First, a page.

When Yasusada Fujii was a schoolboy, his shodō (calligraphic brush-writing) was so beautiful that it was placed in exhibitions. But as an adult, he did not take up the brush.
He once explained that to me. When he was baptized as a young adult, he realized that his pursuit of art and beauty had been a search for something. When he came to know Jesus Christ, he knew he had found what he had been looking for and no longer needed the search tools.
He also explained why he had decided to become a Tokyo diocesan priest. “The decision to become a Christian was the big one. After that, priesthood seemed a comparatively short step to complete the move.” He pointed out that many Japanese priests and religious would say the same.
I met Fr Fujii when I first came to Japan as a seminarian 40 years ago, and as part of my training spent several months in the Tokyo seminary where he was a member of the training staff.
He enjoyed life and his biggest enjoyment was to help others enjoy life. One way he did that was to take us seminarians out to eat and drink in the neighborhood several times a week. Those evenings off campus were an opportunity for us to relax and for him to teach us his philosophy of ministry.
His message was simple. “You must not think you are pastor to only a hundred or so Catholics. You are pastor to 100,000 or more, but only a hundred or so know it.” His point was that a priest’s ministry must be to all people and should be notable for companionship rather than ruling.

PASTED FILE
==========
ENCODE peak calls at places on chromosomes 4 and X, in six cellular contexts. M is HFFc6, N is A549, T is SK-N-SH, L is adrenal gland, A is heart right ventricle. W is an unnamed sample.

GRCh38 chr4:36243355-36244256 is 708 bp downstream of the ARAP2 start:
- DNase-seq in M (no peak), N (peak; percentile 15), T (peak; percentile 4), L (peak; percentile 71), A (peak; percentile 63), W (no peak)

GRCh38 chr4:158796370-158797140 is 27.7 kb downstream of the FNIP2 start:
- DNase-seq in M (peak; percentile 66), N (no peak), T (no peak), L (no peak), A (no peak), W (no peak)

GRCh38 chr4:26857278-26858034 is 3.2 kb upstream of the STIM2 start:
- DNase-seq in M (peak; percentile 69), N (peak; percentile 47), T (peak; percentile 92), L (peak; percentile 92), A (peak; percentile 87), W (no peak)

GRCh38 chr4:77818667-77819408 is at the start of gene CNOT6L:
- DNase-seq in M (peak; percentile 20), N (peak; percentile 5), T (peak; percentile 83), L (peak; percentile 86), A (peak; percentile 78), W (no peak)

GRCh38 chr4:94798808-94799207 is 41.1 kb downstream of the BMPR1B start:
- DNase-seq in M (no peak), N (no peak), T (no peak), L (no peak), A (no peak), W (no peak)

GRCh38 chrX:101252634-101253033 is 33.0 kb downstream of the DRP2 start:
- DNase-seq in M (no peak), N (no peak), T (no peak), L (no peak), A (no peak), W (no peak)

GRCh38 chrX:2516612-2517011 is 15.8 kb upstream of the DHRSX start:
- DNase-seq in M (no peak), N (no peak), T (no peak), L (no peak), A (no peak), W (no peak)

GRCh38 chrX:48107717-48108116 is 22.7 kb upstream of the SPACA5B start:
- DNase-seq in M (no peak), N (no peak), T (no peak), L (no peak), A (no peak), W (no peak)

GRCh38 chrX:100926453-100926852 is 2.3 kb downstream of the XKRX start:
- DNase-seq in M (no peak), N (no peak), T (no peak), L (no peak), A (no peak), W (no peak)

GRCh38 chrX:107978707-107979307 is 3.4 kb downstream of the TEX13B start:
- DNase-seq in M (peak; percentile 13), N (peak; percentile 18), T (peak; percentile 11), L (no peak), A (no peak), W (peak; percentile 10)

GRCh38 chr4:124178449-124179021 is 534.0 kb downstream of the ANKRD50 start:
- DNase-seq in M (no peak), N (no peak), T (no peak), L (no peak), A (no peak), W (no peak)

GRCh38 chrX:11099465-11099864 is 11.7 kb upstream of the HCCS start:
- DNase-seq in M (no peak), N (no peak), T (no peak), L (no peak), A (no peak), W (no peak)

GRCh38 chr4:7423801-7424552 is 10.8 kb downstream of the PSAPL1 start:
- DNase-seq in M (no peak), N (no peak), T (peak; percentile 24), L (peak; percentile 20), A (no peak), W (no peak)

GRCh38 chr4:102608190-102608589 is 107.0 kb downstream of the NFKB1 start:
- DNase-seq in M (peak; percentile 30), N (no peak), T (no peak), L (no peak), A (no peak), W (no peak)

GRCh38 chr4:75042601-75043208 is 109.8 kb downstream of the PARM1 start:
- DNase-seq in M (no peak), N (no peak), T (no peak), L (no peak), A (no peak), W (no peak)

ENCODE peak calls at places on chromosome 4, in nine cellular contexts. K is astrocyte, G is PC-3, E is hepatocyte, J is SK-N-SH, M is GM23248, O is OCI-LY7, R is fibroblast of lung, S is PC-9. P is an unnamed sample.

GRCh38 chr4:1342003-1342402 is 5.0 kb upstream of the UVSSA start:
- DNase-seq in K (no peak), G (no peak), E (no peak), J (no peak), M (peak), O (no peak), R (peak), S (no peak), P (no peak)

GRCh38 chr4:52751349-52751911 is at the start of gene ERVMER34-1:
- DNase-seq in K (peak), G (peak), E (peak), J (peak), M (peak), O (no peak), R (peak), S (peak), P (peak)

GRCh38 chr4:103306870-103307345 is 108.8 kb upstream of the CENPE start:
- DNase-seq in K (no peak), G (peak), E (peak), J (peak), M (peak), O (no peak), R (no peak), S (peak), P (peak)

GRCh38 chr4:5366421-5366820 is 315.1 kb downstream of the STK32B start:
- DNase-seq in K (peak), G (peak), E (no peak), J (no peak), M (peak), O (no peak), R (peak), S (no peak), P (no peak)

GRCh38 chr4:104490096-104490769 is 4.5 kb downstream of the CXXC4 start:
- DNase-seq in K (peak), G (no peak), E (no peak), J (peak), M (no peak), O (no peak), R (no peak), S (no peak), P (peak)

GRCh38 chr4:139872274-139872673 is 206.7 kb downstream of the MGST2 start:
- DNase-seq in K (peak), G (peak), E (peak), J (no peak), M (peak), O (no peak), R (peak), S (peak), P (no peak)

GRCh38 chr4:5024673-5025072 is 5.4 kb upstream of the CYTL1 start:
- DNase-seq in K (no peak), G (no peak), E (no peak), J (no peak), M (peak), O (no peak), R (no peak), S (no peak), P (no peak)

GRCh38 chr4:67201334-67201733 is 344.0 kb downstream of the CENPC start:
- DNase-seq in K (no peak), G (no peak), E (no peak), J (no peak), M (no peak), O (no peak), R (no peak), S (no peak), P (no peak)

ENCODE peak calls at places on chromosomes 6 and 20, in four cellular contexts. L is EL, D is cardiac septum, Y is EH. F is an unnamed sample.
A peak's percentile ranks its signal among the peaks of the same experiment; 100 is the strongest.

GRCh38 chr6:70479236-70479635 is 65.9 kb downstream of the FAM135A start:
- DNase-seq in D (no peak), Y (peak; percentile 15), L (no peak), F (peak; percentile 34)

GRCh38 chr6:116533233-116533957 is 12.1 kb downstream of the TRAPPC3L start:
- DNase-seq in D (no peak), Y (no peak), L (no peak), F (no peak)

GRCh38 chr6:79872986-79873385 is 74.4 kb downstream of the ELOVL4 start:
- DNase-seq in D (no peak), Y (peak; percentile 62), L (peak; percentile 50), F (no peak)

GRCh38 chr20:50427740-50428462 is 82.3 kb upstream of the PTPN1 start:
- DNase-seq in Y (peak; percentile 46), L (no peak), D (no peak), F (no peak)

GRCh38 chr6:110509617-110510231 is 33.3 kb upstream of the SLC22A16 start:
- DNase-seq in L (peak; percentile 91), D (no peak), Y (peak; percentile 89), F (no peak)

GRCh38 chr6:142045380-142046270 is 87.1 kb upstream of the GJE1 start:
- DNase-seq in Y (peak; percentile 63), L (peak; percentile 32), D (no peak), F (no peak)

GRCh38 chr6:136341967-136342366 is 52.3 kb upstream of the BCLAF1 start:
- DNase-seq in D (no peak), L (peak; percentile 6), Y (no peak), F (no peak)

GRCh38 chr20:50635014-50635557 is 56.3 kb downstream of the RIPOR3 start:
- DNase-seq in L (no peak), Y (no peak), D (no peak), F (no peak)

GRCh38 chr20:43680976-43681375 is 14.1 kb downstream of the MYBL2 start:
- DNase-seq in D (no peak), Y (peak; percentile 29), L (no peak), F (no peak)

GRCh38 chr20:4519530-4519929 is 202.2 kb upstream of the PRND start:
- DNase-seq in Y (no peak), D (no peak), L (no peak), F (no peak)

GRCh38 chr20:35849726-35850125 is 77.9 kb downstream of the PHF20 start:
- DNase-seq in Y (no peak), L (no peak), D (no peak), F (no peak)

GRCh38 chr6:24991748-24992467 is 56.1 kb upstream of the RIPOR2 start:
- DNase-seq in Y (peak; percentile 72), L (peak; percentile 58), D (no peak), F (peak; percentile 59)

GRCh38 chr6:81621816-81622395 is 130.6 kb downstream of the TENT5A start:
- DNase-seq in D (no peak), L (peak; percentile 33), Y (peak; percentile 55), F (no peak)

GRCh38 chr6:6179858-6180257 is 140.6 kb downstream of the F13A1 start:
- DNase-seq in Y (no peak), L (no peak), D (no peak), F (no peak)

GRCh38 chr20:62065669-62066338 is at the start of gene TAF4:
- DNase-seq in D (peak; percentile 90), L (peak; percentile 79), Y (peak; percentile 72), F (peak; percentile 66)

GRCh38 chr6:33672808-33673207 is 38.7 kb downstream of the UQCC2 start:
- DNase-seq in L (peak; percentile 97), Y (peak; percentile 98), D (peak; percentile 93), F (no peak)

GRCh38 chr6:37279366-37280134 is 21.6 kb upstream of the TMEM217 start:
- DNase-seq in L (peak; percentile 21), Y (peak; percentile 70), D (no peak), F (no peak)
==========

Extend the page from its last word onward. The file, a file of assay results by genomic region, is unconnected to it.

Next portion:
Later, Fr Fujii flew to New York to be part of my ordination, and it was he who vested me as a priest during the ceremony. After that, we saw each other only occasionally as we moved from assignment to assignment.
Eventually, I was preparing to work among the homeless in a poor district of Tokyo. I visited the nearest parish to let the pastor know that I would be active in his neighborhood, and when I rang the doorbell, Fr Fujii answered.
I told him what I had in mind, and his response was to join wholeheartedly in the effort. He opened the parish facilities to our efforts and recruited volunteers from among his parishioners. As he put it, those homeless people were part of the parish, too.
After several years, new assignments took both of us out of Japan to different continents, and after our returns, we saw each other only occasionally at priests’ gatherings and funerals. I heard that when last year the bishop of Sendai asked for volunteers from among Japan’s clergy to assist in rebuilding communities after the earthquake and tsunami of 2011, Fr Fujii offered to go. It was there that he died suddenly a few days ago at the age of 75.
Priesthood as we have known it for the past few centuries is changing and is very possibly headed toward extinction. Deeper historical understanding, ongoing theological reflection and the thousands of young men who are finding other ways to live and serve guarantee change.
A lifetime, celibate, full-time caste of men whose life and ministry has been modeled to a large extent upon monastic practice and feudal society is undergoing stresses that sooner or later will probably result in its demise. Will it be replaced by a return to more ancient models, or will something entirely new appear? It is too early to know the end result of a process that may take well over a century.
Fr Fujii was an exemplar of the passing model at its best – filled with joy in knowing Jesus, ready to serve all people anywhere without reservation or calculation, an enjoyable friend to all. Such as he can continue to serve as models as the Church responds, willingly or not, to the pressures that force change.
We will always need Christians whose joy is Jesus, and whose vocation is to share that joy with all within reach.
Fr Bill Grimm MM is the publisher of ucanews.com based in Tokyo